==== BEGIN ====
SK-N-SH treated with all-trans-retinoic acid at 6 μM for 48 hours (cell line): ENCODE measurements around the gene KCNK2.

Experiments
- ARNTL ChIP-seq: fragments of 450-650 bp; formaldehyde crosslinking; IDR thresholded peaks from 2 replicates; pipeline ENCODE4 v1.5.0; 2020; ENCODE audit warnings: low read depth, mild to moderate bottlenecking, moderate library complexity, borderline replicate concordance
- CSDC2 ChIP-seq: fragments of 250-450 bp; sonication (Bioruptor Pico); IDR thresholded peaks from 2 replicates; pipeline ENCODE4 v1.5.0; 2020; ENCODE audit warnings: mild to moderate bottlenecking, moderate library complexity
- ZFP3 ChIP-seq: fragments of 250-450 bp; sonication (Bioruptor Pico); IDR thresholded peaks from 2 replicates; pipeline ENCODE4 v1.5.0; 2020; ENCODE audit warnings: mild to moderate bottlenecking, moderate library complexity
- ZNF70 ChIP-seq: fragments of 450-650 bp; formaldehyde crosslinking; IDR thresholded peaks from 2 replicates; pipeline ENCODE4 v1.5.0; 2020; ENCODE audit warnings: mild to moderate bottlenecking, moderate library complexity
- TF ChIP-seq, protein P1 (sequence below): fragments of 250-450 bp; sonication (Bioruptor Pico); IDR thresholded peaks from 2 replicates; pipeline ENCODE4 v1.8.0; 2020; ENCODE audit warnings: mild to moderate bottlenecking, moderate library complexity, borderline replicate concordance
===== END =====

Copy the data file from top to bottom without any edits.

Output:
SK-N-SH treated with all-trans-retinoic acid at 6 μM for 48 hours (cell line): ENCODE measurements around the gene KCNK2.

Experiments
- ARNTL ChIP-seq: fragments of 450-650 bp; formaldehyde crosslinking; IDR thresholded peaks from 2 replicates; pipeline ENCODE4 v1.5.0; 2020; ENCODE audit warnings: low read depth, mild to moderate bottlenecking, moderate library complexity, borderline replicate concordance
- CSDC2 ChIP-seq: fragments of 250-450 bp; sonication (Bioruptor Pico); IDR thresholded peaks from 2 replicates; pipeline ENCODE4 v1.5.0; 2020; ENCODE audit warnings: mild to moderate bottlenecking, moderate library complexity
- ZFP3 ChIP-seq: fragments of 250-450 bp; sonication (Bioruptor Pico); IDR thresholded peaks from 2 replicates; pipeline ENCODE4 v1.5.0; 2020; ENCODE audit warnings: mild to moderate bottlenecking, moderate library complexity
- ZNF70 ChIP-seq: fragments of 450-650 bp; formaldehyde crosslinking; IDR thresholded peaks from 2 replicates; pipeline ENCODE4 v1.5.0; 2020; ENCODE audit warnings: mild to moderate bottlenecking, moderate library complexity
- TF ChIP-seq, protein P1 (sequence below): fragments of 250-450 bp; sonication (Bioruptor Pico); IDR thresholded peaks from 2 replicates; pipeline ENCODE4 v1.8.0; 2020; ENCODE audit warnings: mild to moderate bottlenecking, moderate library complexity, borderline replicate concordance